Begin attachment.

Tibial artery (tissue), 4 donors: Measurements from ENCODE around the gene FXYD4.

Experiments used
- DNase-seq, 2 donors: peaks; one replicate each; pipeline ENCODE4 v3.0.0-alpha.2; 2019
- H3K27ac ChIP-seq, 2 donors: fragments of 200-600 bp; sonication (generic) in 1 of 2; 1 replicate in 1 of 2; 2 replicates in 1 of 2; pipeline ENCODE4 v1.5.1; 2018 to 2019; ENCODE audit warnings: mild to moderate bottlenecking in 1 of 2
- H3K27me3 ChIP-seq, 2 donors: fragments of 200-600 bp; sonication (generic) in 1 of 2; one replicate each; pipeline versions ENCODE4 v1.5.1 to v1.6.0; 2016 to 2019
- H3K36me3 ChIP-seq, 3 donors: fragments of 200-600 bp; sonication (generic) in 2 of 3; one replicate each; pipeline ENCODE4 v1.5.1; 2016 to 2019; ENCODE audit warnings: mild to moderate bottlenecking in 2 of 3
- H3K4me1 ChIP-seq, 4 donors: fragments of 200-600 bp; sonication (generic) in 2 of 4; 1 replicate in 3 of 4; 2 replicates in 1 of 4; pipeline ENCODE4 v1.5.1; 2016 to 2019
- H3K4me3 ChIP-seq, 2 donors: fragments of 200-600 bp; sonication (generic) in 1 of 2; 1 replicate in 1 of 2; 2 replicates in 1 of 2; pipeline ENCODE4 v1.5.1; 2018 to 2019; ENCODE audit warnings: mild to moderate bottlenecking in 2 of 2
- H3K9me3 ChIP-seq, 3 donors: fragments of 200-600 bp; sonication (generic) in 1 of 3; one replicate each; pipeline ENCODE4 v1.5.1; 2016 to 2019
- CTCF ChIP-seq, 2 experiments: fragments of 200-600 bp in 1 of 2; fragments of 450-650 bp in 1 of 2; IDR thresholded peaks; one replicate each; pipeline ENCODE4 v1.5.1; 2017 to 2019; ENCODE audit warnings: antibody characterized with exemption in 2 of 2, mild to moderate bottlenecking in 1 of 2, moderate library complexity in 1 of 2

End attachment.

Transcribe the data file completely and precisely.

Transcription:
Tibial artery (tissue), 4 donors: Measurements from ENCODE around the gene FXYD4.

Experiments used
- DNase-seq, 2 donors: peaks; one replicate each; pipeline ENCODE4 v3.0.0-alpha.2; 2019
- H3K27ac ChIP-seq, 2 donors: fragments of 200-600 bp; sonication (generic) in 1 of 2; 1 replicate in 1 of 2; 2 replicates in 1 of 2; pipeline ENCODE4 v1.5.1; 2018 to 2019; ENCODE audit warnings: mild to moderate bottlenecking in 1 of 2
- H3K27me3 ChIP-seq, 2 donors: fragments of 200-600 bp; sonication (generic) in 1 of 2; one replicate each; pipeline versions ENCODE4 v1.5.1 to v1.6.0; 2016 to 2019
- H3K36me3 ChIP-seq, 3 donors: fragments of 200-600 bp; sonication (generic) in 2 of 3; one replicate each; pipeline ENCODE4 v1.5.1; 2016 to 2019; ENCODE audit warnings: mild to moderate bottlenecking in 2 of 3
- H3K4me1 ChIP-seq, 4 donors: fragments of 200-600 bp; sonication (generic) in 2 of 4; 1 replicate in 3 of 4; 2 replicates in 1 of 4; pipeline ENCODE4 v1.5.1; 2016 to 2019
- H3K4me3 ChIP-seq, 2 donors: fragments of 200-600 bp; sonication (generic) in 1 of 2; 1 replicate in 1 of 2; 2 replicates in 1 of 2; pipeline ENCODE4 v1.5.1; 2018 to 2019; ENCODE audit warnings: mild to moderate bottlenecking in 2 of 2
- H3K9me3 ChIP-seq, 3 donors: fragments of 200-600 bp; sonication (generic) in 1 of 3; one replicate each; pipeline ENCODE4 v1.5.1; 2016 to 2019
- CTCF ChIP-seq, 2 experiments: fragments of 200-600 bp in 1 of 2; fragments of 450-650 bp in 1 of 2; IDR thresholded peaks; one replicate each; pipeline ENCODE4 v1.5.1; 2017 to 2019; ENCODE audit warnings: antibody characterized with exemption in 2 of 2, mild to moderate bottlenecking in 1 of 2, moderate library complexity in 1 of 2